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Foreclosure-Gate: The Final Solution According To Sheila Bair

• mortgagenewsdaily.com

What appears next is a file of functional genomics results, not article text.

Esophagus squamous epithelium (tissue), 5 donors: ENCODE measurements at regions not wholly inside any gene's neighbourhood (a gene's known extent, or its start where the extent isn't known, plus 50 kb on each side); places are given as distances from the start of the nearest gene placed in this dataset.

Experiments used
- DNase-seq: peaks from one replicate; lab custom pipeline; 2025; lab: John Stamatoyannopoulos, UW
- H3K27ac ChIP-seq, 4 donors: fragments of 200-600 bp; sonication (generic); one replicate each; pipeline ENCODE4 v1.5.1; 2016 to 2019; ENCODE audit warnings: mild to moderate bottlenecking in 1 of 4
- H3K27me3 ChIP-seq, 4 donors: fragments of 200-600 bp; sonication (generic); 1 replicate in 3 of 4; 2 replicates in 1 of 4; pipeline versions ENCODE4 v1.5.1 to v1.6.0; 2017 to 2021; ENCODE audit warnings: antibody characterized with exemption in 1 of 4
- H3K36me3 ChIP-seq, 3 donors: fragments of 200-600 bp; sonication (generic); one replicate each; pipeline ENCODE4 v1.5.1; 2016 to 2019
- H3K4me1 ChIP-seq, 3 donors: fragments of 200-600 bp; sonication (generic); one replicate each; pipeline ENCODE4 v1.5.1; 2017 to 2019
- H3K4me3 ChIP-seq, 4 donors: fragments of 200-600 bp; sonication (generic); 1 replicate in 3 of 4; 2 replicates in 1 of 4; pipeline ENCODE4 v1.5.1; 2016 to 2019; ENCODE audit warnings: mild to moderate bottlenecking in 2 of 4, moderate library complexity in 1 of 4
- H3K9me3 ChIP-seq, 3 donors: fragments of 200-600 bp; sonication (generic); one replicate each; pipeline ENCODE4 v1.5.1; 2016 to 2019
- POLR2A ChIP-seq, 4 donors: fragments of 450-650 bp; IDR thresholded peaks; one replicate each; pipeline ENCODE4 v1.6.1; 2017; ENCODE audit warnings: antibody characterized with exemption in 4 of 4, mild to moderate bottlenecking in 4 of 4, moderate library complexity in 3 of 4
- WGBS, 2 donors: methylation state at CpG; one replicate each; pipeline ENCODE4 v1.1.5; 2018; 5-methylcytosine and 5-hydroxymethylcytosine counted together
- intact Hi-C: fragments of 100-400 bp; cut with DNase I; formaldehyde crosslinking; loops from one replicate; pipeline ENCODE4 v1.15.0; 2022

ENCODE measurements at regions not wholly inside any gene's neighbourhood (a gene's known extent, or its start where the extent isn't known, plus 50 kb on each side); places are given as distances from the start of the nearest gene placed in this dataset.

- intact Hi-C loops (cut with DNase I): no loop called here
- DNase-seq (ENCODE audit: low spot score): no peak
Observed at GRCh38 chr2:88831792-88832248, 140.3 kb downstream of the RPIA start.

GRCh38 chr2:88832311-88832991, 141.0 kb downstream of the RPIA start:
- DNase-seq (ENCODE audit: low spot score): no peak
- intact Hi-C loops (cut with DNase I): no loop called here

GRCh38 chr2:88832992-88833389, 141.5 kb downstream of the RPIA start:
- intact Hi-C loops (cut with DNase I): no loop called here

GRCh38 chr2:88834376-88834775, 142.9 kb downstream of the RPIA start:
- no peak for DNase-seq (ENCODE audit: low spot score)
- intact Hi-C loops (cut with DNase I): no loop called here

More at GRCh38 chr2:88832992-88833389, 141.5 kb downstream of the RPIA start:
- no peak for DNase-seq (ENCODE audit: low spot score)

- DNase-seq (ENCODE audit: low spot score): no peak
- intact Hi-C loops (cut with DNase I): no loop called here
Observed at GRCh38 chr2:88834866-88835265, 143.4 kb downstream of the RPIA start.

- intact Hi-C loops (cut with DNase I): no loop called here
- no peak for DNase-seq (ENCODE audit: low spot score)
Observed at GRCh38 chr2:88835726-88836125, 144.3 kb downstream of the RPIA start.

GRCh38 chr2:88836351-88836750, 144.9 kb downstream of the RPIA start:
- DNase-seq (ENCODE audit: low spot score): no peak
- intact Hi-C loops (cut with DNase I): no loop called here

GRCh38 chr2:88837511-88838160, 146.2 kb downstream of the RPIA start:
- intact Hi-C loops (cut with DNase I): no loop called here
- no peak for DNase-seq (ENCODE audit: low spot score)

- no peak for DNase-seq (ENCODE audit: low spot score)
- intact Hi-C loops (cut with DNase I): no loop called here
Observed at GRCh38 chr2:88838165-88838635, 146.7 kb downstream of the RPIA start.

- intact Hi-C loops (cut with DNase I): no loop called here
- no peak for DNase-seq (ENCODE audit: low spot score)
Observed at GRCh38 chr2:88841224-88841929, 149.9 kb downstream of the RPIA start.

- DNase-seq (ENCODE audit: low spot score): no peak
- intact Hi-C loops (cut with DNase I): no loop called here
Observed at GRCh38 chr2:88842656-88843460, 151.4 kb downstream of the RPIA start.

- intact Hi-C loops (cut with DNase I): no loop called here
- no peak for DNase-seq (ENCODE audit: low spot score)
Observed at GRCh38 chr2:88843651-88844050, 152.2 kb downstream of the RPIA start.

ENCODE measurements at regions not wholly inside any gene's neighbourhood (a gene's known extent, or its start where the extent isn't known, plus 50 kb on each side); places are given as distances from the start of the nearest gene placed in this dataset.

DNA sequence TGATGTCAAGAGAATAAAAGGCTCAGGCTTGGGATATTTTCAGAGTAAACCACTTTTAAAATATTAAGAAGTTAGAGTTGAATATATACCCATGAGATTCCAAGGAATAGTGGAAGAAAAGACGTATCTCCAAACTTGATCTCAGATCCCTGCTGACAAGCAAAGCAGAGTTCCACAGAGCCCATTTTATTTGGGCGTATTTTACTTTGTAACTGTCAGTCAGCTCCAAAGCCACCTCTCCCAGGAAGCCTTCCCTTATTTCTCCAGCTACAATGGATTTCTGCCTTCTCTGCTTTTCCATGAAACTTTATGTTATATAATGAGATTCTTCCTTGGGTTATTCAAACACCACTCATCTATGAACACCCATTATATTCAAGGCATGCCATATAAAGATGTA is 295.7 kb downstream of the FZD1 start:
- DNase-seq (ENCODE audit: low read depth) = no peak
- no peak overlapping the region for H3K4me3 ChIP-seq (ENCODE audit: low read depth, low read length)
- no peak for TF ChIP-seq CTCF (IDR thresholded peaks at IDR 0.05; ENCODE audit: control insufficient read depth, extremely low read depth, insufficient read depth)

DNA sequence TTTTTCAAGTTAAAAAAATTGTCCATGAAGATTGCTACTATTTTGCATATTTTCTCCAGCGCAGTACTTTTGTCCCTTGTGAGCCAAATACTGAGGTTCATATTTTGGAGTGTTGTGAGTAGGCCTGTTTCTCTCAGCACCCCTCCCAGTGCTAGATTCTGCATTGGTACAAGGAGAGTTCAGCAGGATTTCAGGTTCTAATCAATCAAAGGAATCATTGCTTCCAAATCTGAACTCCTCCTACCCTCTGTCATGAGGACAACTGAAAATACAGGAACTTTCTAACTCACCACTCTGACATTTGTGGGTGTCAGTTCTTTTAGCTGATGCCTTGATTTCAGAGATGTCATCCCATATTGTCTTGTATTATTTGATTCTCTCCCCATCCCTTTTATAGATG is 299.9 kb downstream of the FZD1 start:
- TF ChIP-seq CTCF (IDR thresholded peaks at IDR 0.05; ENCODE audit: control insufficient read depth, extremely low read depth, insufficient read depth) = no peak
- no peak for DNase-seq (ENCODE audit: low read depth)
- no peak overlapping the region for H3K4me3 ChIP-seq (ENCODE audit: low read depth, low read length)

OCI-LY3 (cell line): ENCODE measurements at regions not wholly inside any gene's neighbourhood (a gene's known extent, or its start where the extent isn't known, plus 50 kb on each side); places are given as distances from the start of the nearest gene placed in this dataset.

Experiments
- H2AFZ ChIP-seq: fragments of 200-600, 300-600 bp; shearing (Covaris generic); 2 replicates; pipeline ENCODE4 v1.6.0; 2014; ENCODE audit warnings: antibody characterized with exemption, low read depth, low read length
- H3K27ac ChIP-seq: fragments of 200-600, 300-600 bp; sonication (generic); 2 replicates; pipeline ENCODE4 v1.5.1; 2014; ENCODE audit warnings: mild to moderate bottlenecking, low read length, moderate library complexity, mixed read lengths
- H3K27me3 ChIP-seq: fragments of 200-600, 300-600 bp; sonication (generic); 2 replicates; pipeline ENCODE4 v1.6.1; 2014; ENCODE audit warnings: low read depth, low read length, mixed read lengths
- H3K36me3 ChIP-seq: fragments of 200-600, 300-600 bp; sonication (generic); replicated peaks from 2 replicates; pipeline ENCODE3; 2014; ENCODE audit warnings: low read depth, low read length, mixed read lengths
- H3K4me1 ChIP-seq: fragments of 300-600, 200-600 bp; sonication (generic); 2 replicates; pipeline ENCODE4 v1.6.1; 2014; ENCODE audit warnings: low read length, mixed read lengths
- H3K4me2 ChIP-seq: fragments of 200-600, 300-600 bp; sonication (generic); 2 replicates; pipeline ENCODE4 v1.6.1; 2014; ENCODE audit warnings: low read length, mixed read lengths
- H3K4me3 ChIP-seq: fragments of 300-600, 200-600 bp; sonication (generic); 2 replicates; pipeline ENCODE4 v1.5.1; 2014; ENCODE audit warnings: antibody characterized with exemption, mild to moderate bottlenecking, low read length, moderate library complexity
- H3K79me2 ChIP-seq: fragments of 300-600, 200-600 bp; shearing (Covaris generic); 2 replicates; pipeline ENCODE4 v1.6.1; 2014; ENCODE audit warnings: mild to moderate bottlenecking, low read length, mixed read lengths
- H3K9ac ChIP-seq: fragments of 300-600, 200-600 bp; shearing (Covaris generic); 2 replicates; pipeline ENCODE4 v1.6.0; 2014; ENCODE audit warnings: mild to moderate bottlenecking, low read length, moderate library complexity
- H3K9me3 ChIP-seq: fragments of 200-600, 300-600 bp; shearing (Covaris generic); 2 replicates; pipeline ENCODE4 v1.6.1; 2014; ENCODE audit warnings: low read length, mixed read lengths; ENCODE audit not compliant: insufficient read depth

The foreclosure claims commission envisioned by Bair would follow the model used to settle claims arising out of the BP oil spill and the events of 9/11. It would be set up and funded by servicers to address claims submitted by homeowners who have wrongly suffered foreclosure through servicing errors. Bair said that many in the servicing industry will resist such a settlement because of the immediate financial cost, "but every time servicers have delayed needed changes to minimize their short-term costs, they have seen a deepening of the crisis that has cost them - and the rest of us - even more." In addition to the commission, Bair outlined a number of other actions and changes she believes should be made. Establish enforceable requirements that will improve opportunities for homeowners to avoid foreclosure, including a single well trained and adequately compensated human point of contact for ever borrower; one with access to relevant information and authority to table the foreclosure process while loss-mitigation efforts are going on. Require servicers to staff and train for effective less mitigation with industry benchmarks for maximum case load and minimum standards of training. Manage conflicts of interest arising out of second-lien situations. She suggests developing a fixed formula to govern the treatment of first and second mortgages when the servicer or its affiliate owns the second lien. The formula would, at a minimum, require the subordinate lien to be reduced pro-rata to any change in the first mortgage. Give borrowers the right to appeal any adverse denial of a loan modification request to an independent third party with power to correct erroneous determinations. Stop weak practices associated with title documentation including requiring banks and other servicers to foreclose in their own rather than MERS name and provide complete chain of title in the notice of default. Address those flaws in financial incentives that are not embedded in contracts and thus alterable. For example, a broad settlement could eliminate incentive payments to law firms for speedy foreclosures, prohibit foreclosures when a loan is in loss mitigation and stop the unwarranted use of lost-note affidavits.

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